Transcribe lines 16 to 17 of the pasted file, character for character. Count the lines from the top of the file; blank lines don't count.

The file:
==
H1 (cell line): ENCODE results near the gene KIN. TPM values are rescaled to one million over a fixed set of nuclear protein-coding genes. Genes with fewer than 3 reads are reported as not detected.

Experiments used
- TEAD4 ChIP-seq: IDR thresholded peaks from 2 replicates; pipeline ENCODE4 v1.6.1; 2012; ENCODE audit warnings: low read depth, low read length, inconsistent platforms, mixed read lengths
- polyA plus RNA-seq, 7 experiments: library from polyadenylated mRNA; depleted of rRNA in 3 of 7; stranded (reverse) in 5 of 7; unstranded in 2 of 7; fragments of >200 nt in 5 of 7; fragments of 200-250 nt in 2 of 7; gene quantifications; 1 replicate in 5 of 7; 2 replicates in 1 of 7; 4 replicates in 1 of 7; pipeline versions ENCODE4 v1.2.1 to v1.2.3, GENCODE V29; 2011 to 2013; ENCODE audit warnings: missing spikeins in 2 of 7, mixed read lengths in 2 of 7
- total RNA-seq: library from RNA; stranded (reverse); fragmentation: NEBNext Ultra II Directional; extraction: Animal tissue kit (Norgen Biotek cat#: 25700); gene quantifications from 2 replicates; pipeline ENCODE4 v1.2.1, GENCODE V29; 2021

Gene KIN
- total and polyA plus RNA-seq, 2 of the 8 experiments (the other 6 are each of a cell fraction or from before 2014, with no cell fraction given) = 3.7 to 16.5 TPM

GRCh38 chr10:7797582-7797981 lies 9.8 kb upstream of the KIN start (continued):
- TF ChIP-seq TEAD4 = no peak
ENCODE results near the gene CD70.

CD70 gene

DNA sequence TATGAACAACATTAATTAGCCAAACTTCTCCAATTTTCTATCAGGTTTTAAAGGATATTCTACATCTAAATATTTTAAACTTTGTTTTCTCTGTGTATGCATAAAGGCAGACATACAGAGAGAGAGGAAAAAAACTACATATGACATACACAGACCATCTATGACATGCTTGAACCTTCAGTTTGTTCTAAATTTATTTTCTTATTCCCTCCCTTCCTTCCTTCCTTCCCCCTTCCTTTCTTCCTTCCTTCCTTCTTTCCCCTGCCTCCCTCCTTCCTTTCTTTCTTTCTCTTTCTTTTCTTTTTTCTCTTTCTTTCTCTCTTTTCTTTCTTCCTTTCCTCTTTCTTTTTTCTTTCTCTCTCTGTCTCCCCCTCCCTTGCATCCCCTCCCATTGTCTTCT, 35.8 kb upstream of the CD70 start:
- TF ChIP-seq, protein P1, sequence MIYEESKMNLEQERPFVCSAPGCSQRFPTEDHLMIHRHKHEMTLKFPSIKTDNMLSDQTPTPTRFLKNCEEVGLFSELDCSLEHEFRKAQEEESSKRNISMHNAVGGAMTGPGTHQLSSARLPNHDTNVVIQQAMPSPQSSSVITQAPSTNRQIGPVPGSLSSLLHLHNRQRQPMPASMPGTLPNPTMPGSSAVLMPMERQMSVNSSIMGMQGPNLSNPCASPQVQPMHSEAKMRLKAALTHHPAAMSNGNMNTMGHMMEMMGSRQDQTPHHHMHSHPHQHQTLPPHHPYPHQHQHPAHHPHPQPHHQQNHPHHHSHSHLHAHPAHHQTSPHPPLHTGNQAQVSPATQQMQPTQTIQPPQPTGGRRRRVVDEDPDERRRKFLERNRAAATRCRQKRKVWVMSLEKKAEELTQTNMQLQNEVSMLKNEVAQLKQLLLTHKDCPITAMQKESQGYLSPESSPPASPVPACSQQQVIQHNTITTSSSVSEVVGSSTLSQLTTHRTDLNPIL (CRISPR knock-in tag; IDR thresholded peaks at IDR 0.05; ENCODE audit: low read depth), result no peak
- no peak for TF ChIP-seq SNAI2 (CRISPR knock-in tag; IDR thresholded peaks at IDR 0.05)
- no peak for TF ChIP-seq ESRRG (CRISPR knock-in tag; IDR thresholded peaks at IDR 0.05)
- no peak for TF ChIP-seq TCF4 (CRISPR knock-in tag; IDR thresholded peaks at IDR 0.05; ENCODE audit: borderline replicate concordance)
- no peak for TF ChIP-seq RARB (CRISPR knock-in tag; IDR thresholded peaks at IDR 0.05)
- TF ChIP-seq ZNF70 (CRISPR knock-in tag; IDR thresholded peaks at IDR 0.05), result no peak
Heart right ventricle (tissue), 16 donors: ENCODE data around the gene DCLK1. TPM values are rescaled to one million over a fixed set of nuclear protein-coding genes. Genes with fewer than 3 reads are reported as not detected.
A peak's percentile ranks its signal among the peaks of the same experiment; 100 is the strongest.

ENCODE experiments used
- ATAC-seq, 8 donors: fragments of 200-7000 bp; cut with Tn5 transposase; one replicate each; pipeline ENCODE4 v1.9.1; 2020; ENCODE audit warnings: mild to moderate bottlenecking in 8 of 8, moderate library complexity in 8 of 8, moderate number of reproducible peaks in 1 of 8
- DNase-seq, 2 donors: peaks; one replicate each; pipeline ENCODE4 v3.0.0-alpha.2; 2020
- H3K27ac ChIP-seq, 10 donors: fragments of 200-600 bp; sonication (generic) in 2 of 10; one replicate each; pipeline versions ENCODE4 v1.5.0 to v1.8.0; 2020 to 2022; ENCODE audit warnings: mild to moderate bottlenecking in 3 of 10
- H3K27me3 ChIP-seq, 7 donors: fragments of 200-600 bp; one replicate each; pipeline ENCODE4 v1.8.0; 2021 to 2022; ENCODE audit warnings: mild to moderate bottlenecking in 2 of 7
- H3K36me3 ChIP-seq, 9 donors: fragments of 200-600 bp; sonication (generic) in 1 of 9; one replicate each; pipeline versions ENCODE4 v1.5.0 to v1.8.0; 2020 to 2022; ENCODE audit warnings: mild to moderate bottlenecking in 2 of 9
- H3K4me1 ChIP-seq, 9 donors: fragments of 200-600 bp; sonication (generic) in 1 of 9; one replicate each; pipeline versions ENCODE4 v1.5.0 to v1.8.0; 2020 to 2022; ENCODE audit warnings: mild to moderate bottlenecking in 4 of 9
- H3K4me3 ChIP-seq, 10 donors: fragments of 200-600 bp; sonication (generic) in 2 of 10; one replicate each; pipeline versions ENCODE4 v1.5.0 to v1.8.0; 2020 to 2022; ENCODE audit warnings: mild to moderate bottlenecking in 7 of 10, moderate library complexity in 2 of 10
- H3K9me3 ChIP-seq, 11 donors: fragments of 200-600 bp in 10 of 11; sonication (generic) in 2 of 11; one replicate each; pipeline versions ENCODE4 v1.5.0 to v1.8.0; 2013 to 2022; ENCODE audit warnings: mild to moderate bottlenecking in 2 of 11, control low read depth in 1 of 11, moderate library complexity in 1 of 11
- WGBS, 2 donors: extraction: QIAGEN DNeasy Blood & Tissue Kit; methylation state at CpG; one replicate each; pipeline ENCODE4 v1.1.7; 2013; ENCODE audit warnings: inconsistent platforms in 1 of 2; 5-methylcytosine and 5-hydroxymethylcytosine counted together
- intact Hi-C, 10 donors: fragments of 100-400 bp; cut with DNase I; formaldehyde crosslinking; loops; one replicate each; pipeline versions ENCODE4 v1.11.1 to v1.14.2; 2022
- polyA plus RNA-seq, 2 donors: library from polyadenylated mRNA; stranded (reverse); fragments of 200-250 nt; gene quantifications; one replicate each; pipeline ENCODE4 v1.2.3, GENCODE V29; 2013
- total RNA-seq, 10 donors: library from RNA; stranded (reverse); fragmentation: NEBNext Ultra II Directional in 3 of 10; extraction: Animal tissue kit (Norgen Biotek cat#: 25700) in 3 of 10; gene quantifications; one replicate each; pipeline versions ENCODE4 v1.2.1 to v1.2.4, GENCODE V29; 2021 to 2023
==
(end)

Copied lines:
- no peak for TF ChIP-seq TCF4 (CRISPR knock-in tag; IDR thresholded peaks at IDR 0.05; ENCODE audit: borderline replicate concordance)
- no peak for TF ChIP-seq RARB (CRISPR knock-in tag; IDR thresholded peaks at IDR 0.05)